1st feature : Sudden death by heart failure (cardiomyopathy)

 

 

 

 

Many dog breeds are affected at various frequencies but in the death-rate statistics of all breeds the Doberman by far takes the sad first place in both the USA and in Germany. Mr. Kraft (1989), from the University of Munich, presents heart death statistics from dissection materials of different pathological institutes where frequently the Doberman stands before the Great Dane, the St. Bernard and the German Shepherd Dog. Beyond it Mr. Kraft presents the result of a regional survey of the Doberman Club (VDH) from South Germany. From 92 cases of deaths, 24 died of death by heart failure. The extensive statistics of death by heart failure in pedigreed dogs, by Calvert and Pickus (1982, 1989) from the USA, look like the situation in Germany. The Doberman by far leads the Great Dane, the Irish Wolf hound and the St. Bernard.

 

The brown Doberman bitch Freya Vom Kohnstein SchHI WZ 6/44 biting while stopping the helper from fleeing in 1975 in two fleeing phases. The rapid quickness and the temperament of good skilled Dobermans must be considered at the helper activities.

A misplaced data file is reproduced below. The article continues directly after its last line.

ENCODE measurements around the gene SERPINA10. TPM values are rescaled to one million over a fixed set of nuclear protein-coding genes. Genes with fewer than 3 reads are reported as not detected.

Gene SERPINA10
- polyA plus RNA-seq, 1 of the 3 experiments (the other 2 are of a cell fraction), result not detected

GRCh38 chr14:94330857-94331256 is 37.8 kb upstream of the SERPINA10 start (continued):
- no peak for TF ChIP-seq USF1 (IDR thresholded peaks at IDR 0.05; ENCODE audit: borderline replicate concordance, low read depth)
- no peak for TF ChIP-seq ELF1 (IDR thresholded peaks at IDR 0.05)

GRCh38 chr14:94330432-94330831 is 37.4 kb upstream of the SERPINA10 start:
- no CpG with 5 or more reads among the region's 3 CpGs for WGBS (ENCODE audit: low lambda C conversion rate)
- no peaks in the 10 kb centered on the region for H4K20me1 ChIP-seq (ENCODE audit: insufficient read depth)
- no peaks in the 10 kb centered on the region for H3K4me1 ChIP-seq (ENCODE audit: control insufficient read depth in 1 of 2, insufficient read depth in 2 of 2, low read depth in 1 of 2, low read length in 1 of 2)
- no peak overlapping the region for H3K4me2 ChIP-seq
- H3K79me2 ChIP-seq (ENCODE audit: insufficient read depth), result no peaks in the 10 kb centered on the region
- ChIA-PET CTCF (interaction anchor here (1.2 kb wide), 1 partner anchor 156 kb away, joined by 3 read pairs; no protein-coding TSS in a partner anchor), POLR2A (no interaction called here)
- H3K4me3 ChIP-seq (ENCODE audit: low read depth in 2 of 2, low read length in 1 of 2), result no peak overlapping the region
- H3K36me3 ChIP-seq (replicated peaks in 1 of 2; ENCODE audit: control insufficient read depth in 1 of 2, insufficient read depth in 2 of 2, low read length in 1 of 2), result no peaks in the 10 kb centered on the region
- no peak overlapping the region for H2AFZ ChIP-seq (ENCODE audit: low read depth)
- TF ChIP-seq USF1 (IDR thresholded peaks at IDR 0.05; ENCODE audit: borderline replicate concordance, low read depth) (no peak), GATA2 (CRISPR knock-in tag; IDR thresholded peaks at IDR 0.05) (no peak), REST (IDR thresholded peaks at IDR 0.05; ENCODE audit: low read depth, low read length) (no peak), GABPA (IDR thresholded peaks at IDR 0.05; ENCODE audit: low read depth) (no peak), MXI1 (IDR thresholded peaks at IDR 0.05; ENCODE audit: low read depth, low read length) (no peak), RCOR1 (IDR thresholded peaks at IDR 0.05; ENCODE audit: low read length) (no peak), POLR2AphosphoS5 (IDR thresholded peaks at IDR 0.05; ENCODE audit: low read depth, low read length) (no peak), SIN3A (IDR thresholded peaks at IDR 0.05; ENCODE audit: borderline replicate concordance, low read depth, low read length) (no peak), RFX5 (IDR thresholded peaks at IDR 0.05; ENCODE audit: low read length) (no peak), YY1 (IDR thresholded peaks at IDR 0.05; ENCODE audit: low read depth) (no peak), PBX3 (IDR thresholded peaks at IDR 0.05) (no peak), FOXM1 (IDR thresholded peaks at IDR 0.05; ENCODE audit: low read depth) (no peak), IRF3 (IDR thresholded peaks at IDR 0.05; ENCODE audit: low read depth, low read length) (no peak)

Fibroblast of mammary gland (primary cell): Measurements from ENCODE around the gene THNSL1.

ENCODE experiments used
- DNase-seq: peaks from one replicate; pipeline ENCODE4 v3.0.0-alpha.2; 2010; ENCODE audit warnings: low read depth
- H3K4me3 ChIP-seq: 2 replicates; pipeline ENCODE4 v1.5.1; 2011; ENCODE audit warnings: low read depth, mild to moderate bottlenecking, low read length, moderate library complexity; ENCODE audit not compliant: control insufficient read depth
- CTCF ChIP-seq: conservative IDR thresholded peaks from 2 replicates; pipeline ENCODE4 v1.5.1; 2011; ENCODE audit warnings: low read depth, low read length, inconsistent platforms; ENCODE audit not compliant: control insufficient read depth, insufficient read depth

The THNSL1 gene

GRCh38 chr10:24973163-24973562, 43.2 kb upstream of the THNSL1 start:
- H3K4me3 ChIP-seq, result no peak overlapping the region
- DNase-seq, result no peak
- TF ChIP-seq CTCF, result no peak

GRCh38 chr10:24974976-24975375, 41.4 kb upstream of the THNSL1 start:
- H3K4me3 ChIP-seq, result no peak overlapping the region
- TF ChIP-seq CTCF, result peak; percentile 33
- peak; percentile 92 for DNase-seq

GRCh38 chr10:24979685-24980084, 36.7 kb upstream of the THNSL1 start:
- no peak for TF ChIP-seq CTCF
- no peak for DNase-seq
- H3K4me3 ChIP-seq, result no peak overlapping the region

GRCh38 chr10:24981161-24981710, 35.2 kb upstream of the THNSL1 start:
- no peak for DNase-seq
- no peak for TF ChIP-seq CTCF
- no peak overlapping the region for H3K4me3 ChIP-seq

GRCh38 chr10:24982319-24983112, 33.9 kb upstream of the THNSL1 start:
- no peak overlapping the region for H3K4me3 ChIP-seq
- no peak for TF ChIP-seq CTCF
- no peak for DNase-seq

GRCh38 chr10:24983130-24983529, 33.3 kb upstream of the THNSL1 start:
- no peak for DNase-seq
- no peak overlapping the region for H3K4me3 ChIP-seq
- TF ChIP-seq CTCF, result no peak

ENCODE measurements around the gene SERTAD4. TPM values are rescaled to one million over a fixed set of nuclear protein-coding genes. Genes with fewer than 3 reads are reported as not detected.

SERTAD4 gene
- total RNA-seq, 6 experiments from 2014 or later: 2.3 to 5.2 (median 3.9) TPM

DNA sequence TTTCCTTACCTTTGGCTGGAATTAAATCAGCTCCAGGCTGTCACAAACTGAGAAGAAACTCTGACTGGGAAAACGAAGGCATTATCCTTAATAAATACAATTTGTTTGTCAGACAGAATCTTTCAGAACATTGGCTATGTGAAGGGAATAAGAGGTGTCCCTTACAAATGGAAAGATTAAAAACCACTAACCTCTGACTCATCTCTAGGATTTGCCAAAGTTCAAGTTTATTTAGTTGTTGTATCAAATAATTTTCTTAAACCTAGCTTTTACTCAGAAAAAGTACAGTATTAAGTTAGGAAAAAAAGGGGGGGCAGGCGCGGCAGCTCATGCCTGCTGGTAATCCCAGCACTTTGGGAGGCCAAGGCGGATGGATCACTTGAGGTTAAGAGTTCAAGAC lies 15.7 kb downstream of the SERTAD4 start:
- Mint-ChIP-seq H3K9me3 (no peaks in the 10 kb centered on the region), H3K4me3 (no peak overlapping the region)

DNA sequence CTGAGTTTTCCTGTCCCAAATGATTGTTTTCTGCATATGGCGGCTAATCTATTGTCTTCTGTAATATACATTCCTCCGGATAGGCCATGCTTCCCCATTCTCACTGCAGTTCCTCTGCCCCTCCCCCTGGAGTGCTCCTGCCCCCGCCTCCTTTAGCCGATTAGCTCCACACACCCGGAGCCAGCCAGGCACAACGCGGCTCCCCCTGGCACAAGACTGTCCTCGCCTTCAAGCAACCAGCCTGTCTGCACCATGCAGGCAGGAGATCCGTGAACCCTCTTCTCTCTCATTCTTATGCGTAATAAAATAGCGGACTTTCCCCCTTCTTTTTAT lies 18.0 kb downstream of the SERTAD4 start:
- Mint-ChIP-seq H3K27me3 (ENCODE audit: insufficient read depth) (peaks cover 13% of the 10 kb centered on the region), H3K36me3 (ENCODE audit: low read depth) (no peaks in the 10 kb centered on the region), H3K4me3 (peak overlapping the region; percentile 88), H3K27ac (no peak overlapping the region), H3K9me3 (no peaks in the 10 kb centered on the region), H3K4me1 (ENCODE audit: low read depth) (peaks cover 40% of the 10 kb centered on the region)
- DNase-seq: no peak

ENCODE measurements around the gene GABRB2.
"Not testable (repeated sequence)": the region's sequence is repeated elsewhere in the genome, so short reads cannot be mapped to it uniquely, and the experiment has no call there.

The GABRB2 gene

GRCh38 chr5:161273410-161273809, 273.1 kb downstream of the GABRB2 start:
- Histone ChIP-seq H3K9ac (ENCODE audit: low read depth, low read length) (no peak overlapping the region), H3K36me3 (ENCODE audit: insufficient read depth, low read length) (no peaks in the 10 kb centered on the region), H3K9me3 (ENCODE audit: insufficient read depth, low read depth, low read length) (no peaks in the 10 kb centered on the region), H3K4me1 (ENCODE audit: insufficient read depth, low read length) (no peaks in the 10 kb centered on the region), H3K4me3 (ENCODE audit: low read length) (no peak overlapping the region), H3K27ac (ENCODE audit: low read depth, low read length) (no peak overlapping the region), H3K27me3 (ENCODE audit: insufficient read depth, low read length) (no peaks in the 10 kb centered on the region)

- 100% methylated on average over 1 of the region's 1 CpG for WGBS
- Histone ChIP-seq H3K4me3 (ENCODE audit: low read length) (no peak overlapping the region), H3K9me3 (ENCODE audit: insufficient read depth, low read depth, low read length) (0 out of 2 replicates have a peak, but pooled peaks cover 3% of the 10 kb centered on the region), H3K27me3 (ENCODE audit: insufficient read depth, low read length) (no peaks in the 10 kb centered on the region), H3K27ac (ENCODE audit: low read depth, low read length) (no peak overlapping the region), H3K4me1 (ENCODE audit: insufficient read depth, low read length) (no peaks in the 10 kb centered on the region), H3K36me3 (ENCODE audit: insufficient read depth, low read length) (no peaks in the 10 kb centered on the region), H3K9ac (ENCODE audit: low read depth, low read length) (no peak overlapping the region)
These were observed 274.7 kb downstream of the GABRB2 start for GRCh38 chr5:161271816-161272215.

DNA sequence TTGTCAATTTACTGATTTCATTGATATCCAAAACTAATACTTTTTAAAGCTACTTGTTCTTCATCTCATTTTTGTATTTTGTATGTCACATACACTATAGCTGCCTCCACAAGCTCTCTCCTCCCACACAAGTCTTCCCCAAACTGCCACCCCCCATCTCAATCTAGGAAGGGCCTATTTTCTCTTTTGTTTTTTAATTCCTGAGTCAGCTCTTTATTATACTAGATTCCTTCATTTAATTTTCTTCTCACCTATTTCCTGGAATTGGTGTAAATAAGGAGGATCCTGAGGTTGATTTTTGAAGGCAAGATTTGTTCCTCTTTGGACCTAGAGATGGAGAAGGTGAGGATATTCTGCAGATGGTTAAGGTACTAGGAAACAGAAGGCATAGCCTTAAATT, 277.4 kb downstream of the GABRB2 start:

The majority of affected Dobermans die at the age 3 to 5 (van der Zwan 1987). Both in North America and in Europe there is an increasing reduction of the death age (Kollenberg 1998). In general, two progressive forms can be distinguished in the Doberman, dependant on the quickness of death and o
n other features (van der Zwan 1987, Schuler 1997). Type A: arrhythmia. With this most frequent type of death by heart failure the death occurs allegedly without (2?) external warning. All of a sudden the dog collapses and dies. There were few publications about the diagnosis of the dog’s arrhythmia but in the long-term ECG it should be similar to that of a human being. Type B: heart muscle weakness. With this less frequent type of death by heart failure a lingering development for a prolonged period is diagnosed. The dog often coughs in the morning as a result of water accumulation in the lungs. Diagnostically, heart enlargements and vessel changes can be located long before the death occurs.